I was an overscheduled child. By the time I hit high school, I was on the cheerleading squad, swim team, in the marching band, pep band, pit band, jazz band, drama club, concert choir, women’s chorus, auditioned choir, youth in government, all kinds of school committees, and half a dozen other activities. I was a busy kid, to say the least.
I enjoyed being busy in many ways. And, to be honest, I enjoyed getting out of the house. My parents were busy people, too. They had club meetings a couple of nights a week. We went to other people’s homes for dinner and they came to ours.
So, when I had kids, I set off on the same path. We enrolled our children in all kinds of activities. They played football, softball, and baseball. They were in a professional dance performance group. They were in plays and choirs. They were cheerleaders. I even coached a high school level cheerleading squad for a private football league and had several of my kids on the squad. They were busy kids. Not quite as busy as I was, because frankly I was way too busy, but we still kept quite the schedule.
Our kids had the experience of performing before crowds of thousands. They learned to win and lose. It helped them build confidence and self-esteem. Even though some were in their teens when they joined our family, they learned and grew from these experiences.
Recently, our daughter Meri asked to start acting classes. She wants to be a professional actress when she’s grown. She is a comfortable performer. She’s been on the stage since she was three years old.
And today was her first real audition. Up to this point, she never had to audition – her teachers were her directors. They knew her skills and abilities and would give her the role most suited to her style.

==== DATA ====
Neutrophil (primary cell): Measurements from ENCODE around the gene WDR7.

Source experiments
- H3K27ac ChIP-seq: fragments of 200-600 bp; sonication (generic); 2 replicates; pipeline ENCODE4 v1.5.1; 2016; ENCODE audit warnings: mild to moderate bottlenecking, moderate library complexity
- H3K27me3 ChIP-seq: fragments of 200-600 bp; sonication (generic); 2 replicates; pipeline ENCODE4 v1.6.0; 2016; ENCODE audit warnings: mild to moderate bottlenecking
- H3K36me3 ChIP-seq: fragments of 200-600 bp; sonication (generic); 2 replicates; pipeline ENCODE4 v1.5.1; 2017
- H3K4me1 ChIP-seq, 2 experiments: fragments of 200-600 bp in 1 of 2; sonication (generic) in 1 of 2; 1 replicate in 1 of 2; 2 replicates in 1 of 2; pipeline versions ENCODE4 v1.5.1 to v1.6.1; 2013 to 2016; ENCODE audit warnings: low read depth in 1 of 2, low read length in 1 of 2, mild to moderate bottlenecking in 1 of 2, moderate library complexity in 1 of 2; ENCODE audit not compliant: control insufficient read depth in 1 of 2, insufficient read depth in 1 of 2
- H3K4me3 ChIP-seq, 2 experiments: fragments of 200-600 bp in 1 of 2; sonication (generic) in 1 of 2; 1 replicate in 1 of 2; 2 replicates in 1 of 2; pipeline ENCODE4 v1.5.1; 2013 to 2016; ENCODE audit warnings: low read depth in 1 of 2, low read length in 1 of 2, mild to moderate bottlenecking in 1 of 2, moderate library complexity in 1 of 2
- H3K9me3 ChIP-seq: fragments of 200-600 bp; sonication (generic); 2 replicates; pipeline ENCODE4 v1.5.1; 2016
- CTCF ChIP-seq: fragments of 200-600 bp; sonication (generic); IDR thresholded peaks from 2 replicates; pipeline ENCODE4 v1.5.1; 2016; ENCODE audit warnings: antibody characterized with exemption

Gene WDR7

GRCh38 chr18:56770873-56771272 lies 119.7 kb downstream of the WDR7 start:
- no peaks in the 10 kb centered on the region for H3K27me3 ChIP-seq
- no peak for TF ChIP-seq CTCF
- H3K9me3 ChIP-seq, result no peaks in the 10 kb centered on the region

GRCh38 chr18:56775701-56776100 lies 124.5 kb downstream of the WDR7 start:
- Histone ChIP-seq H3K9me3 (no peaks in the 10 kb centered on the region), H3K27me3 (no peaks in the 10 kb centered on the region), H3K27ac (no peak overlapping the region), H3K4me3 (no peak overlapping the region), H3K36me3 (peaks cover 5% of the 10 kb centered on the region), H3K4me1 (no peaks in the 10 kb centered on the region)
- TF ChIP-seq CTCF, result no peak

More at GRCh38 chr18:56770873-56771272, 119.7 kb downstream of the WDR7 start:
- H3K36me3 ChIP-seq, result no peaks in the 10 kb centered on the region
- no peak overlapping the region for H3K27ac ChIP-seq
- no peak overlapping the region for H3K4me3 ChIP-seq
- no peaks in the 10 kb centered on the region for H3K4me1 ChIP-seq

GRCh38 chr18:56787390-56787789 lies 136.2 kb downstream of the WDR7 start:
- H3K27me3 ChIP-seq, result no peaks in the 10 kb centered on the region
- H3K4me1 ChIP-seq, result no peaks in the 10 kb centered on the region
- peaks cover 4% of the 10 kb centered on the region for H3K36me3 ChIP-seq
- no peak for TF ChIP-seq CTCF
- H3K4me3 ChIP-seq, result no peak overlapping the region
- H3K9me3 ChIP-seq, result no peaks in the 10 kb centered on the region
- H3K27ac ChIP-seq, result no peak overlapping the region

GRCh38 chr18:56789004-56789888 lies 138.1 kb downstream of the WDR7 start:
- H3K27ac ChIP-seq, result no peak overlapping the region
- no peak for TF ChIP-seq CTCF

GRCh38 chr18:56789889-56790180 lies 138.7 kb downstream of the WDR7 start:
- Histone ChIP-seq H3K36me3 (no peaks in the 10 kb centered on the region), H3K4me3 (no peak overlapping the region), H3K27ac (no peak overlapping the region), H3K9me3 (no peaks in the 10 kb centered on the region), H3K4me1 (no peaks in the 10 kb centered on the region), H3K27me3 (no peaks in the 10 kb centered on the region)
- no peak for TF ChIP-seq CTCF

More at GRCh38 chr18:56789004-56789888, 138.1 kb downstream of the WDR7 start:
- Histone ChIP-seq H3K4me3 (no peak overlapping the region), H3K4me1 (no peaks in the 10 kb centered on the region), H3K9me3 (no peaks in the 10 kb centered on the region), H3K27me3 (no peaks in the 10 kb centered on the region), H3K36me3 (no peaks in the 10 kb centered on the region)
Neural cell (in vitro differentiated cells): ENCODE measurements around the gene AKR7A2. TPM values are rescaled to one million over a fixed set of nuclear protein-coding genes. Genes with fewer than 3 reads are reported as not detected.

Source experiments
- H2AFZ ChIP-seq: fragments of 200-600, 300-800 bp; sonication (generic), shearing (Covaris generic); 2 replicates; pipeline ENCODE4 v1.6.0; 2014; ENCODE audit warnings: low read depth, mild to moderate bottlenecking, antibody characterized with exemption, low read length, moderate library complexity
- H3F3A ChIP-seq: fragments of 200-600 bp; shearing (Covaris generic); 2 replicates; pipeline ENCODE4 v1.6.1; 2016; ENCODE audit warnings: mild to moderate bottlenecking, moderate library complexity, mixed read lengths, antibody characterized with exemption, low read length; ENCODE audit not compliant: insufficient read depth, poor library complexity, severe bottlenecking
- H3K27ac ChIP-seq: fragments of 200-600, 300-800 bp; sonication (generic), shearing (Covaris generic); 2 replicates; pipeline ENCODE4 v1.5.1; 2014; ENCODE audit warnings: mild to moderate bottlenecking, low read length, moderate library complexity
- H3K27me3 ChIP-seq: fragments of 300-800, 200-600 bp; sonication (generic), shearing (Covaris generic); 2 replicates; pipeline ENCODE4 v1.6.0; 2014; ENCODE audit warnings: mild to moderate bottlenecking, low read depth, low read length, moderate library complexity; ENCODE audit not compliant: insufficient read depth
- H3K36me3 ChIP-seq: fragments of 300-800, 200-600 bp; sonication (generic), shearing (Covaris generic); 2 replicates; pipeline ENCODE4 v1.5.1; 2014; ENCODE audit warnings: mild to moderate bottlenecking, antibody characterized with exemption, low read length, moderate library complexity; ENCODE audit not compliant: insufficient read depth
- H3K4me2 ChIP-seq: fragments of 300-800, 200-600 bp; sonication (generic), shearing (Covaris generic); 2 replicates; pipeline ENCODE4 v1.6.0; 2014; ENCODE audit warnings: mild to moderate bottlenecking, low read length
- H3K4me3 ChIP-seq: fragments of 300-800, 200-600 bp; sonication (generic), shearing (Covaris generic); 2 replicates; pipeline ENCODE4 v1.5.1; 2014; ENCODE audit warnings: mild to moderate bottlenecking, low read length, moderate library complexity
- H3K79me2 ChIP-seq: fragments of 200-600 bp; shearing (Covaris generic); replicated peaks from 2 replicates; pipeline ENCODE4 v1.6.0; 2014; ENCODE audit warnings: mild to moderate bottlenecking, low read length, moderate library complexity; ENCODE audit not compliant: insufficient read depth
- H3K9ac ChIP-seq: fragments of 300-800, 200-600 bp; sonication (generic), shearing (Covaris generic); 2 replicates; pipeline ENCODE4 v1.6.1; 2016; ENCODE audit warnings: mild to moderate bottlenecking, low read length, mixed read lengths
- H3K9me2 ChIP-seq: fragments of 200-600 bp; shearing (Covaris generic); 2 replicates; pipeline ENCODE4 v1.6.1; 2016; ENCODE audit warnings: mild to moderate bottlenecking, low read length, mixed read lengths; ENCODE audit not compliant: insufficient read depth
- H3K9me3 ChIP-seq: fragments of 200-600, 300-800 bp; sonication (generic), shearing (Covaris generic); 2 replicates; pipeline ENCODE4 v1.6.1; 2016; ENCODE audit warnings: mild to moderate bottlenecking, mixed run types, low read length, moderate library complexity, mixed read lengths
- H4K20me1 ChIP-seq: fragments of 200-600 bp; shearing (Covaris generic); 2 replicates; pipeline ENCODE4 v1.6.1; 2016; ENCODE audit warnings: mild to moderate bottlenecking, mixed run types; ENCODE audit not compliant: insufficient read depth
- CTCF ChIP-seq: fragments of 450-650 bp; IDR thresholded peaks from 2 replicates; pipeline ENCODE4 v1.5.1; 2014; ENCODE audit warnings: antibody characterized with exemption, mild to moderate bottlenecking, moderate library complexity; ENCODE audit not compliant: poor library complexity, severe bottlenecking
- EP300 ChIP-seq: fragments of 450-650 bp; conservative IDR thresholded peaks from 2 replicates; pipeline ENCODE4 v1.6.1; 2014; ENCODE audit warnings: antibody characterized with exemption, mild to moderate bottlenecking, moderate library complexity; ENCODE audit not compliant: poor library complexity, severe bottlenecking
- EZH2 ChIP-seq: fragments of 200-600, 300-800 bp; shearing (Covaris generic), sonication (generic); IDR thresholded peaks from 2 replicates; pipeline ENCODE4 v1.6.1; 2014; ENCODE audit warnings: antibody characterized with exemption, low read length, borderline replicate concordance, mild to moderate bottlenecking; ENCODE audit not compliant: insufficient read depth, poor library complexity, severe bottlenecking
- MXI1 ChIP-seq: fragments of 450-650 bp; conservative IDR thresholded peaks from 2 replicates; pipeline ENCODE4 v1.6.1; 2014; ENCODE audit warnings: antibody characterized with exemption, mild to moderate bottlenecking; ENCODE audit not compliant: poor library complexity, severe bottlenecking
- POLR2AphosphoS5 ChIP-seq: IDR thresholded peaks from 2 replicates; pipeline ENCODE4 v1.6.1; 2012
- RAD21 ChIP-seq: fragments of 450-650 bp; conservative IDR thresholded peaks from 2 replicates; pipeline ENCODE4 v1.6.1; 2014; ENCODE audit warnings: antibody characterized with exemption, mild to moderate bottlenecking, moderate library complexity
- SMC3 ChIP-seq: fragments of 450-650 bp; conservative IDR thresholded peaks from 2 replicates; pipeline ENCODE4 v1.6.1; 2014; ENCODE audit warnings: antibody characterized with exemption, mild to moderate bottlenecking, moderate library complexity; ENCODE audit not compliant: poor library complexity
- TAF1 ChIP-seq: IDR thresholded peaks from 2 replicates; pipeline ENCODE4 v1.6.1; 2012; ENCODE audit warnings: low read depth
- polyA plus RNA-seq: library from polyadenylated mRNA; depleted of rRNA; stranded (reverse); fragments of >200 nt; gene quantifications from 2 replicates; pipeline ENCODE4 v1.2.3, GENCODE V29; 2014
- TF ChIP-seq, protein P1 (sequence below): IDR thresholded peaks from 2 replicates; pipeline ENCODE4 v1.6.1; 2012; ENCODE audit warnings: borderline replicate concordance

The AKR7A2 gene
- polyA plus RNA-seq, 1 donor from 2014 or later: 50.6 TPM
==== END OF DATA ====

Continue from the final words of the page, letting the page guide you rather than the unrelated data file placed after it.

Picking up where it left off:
This week, her acting teacher asked her to audition for a role in the musical Annie. Our local community theater was holding open auditions in just two days. She decided to go for it. She and I practiced and prepared. I gave her all the advice I could, based on my years of performance experience. She was as ready as she could possibly have been.
We showed up at the theatre a little early and signed the forms. She didn’t appear nervous as she waited for her name to be called. She said she was ready to go. She knew her prepared song. She’s always done a great job with reading lines. So, when her name was called, she set off with her group to get the job done. She was confident. She was poised. She was ready. I waited with the other parents and wasn’t even nervous for her.
And then, she came back. Her face told the story. She didn’t think she’d done her best. She wanted to attempt the audition without her glasses. She performed her song beautifully. And then, they asked her to do a cold reading of the script. She struggled because she couldn’t’ see it clearly. Lesson learned? Make sure you aren’t so worried about your appearance that you aren’t able to do part of your audition.
Her teacher thinks she did well. He knows her ability. We’re still hopeful. But, it’s still hard to watch your child feel the pain of defeat.
Unfortunately, loss is a part of life. Too often, we parents work so hard to protect our children from feeling pain that we stifle their emotional growth. Not everyone can get the lead in the musical. Not everyone can be the MVP on his or her sports team. And, not everyone can get the best grades.
Each of our children has unique gifts and abilities that make him or her the apple of our eyes. If we focus on helping our children be kind, loving, and giving, we’re heading in the right direction. If we help them develop their unique skills, then we’re heading in the right direction.
After a long talk, Meri realized that she did the best she could in the circumstances presented. She will wear her glasses next time. She still has hope that she may land a part this time. And, if she doesn’t, she will be a willing participant on set design or costuming. I’m proud of her and her ability to learn from her mistakes and move forward with a positive attitude.
And next time? Next time, she will rock the house!
Rev. Kelly Crenshaw is the mom of 16 adopted kids, two biological kids, guardian of one baby girl and foster mom of dozens. Some are lesbian, some gay, some straight, and some bisexual. Kelly founded a K-12 day school where kids could have a safe, bully-free environment for learning. She is co-owner of a counseling agency that works with children and their families. Send your parenting questions to her at email@example.com.
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